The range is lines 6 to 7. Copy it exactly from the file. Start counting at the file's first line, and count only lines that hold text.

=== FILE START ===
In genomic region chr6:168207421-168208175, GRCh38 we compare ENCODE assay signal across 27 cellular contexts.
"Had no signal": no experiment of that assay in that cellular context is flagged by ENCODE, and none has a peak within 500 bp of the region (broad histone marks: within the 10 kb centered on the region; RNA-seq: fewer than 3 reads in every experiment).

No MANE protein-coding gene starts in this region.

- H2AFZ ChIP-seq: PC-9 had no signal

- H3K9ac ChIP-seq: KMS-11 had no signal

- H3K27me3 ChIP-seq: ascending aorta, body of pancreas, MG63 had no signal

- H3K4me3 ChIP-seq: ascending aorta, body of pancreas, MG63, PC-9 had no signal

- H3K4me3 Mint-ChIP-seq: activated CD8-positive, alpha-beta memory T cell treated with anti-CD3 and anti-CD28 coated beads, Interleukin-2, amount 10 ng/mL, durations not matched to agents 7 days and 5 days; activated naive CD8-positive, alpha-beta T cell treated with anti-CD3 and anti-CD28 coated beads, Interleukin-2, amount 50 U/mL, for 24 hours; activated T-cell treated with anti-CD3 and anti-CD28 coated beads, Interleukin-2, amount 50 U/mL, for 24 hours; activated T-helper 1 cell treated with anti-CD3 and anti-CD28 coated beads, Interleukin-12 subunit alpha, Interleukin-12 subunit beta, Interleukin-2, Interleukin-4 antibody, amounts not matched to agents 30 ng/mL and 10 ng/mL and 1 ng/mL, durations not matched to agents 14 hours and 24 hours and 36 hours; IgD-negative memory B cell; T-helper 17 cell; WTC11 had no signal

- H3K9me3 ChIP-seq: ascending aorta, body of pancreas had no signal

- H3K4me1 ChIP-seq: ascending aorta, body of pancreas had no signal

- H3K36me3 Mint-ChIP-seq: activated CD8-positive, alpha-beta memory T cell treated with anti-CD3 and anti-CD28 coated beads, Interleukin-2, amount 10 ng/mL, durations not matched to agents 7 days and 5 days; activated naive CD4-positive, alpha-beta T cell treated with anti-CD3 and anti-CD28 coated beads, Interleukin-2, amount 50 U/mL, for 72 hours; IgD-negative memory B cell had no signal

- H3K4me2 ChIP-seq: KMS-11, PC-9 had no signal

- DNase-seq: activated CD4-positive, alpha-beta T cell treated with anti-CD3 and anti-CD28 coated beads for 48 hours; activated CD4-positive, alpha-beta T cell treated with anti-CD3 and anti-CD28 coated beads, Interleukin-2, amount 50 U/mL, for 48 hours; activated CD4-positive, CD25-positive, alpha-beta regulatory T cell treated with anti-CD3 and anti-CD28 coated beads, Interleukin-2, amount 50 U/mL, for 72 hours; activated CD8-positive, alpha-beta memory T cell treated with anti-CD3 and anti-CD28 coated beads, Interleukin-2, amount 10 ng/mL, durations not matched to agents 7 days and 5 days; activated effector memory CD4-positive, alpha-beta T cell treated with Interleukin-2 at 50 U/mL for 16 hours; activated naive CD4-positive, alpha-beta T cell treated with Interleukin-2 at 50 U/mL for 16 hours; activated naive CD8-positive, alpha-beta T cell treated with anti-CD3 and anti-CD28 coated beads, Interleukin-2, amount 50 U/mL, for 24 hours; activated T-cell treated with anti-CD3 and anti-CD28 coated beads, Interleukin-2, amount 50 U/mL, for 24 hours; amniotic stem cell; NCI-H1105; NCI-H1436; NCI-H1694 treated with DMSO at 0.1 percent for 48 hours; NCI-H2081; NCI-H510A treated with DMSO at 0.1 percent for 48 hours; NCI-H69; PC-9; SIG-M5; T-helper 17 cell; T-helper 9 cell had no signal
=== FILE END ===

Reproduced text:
- H3K27me3 ChIP-seq: ascending aorta, body of pancreas, MG63 had no signal

- H3K4me3 ChIP-seq: ascending aorta, body of pancreas, MG63, PC-9 had no signal